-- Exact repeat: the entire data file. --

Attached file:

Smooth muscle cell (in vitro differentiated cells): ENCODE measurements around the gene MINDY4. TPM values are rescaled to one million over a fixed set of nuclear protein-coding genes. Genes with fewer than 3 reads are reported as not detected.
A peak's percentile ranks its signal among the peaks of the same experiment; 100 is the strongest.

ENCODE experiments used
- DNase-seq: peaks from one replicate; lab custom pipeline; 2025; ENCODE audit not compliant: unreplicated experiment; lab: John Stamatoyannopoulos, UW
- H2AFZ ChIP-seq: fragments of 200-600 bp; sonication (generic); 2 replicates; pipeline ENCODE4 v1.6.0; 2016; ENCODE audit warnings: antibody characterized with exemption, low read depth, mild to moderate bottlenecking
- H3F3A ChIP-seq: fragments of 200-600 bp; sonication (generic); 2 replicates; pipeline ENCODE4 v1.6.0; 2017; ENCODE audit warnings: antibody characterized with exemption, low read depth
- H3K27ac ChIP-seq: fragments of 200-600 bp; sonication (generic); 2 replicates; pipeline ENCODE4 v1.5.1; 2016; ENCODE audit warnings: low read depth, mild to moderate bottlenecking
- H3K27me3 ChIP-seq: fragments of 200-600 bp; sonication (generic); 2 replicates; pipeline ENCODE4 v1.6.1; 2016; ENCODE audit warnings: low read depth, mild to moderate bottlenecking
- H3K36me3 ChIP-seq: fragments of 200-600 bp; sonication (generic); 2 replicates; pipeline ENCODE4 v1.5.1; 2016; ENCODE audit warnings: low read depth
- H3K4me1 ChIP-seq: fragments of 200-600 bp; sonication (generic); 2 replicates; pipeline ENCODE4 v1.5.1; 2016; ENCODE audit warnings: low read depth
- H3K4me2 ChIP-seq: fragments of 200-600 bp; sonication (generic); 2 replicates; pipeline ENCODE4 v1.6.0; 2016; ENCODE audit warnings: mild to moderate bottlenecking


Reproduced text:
Smooth muscle cell (in vitro differentiated cells): ENCODE measurements around the gene MINDY4. TPM values are rescaled to one million over a fixed set of nuclear protein-coding genes. Genes with fewer than 3 reads are reported as not detected.
A peak's percentile ranks its signal among the peaks of the same experiment; 100 is the strongest.

ENCODE experiments used
- DNase-seq: peaks from one replicate; lab custom pipeline; 2025; ENCODE audit not compliant: unreplicated experiment; lab: John Stamatoyannopoulos, UW
- H2AFZ ChIP-seq: fragments of 200-600 bp; sonication (generic); 2 replicates; pipeline ENCODE4 v1.6.0; 2016; ENCODE audit warnings: antibody characterized with exemption, low read depth, mild to moderate bottlenecking
- H3F3A ChIP-seq: fragments of 200-600 bp; sonication (generic); 2 replicates; pipeline ENCODE4 v1.6.0; 2017; ENCODE audit warnings: antibody characterized with exemption, low read depth
- H3K27ac ChIP-seq: fragments of 200-600 bp; sonication (generic); 2 replicates; pipeline ENCODE4 v1.5.1; 2016; ENCODE audit warnings: low read depth, mild to moderate bottlenecking
- H3K27me3 ChIP-seq: fragments of 200-600 bp; sonication (generic); 2 replicates; pipeline ENCODE4 v1.6.1; 2016; ENCODE audit warnings: low read depth, mild to moderate bottlenecking
- H3K36me3 ChIP-seq: fragments of 200-600 bp; sonication (generic); 2 replicates; pipeline ENCODE4 v1.5.1; 2016; ENCODE audit warnings: low read depth
- H3K4me1 ChIP-seq: fragments of 200-600 bp; sonication (generic); 2 replicates; pipeline ENCODE4 v1.5.1; 2016; ENCODE audit warnings: low read depth
- H3K4me2 ChIP-seq: fragments of 200-600 bp; sonication (generic); 2 replicates; pipeline ENCODE4 v1.6.0; 2016; ENCODE audit warnings: mild to moderate bottlenecking